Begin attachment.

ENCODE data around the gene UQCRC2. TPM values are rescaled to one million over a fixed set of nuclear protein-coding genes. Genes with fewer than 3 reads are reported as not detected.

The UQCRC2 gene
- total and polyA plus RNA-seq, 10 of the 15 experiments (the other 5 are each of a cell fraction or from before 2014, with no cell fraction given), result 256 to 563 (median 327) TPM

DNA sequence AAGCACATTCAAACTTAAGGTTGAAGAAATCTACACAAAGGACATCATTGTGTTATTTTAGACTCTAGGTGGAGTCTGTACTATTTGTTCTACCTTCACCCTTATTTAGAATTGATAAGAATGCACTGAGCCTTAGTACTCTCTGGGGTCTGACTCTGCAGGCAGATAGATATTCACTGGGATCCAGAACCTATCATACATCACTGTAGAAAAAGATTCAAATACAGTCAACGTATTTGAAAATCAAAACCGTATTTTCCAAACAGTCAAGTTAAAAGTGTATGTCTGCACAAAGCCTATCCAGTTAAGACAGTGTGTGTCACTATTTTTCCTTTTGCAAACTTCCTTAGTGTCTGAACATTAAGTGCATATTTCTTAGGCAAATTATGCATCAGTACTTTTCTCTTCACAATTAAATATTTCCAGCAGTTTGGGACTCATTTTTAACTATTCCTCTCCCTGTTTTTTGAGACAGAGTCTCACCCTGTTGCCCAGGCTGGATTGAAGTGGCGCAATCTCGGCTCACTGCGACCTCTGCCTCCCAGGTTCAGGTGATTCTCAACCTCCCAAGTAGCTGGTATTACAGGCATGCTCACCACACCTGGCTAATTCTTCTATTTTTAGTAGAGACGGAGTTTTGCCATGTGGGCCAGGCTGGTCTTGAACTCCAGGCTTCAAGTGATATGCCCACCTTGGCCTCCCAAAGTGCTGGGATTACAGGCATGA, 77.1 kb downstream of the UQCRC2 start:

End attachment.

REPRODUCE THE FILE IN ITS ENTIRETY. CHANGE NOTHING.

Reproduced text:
ENCODE data around the gene UQCRC2. TPM values are rescaled to one million over a fixed set of nuclear protein-coding genes. Genes with fewer than 3 reads are reported as not detected.

The UQCRC2 gene
- total and polyA plus RNA-seq, 10 of the 15 experiments (the other 5 are each of a cell fraction or from before 2014, with no cell fraction given), result 256 to 563 (median 327) TPM

DNA sequence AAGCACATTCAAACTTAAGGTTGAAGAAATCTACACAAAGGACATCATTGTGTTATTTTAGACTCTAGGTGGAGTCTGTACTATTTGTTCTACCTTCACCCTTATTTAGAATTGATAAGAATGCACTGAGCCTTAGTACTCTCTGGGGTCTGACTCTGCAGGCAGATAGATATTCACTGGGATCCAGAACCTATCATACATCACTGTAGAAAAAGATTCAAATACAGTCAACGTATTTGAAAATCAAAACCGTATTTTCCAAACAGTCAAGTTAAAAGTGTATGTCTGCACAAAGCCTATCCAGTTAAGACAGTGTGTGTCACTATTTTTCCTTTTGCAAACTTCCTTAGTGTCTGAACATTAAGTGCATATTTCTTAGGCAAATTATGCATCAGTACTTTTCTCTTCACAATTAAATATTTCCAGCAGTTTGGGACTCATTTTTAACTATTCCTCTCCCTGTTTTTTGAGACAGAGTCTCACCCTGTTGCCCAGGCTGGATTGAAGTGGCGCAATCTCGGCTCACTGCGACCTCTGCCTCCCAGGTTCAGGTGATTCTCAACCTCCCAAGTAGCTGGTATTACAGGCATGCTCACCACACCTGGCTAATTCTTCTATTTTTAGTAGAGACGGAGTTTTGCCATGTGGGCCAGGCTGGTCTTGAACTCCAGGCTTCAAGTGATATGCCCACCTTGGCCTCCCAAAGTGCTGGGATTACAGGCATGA, 77.1 kb downstream of the UQCRC2 start: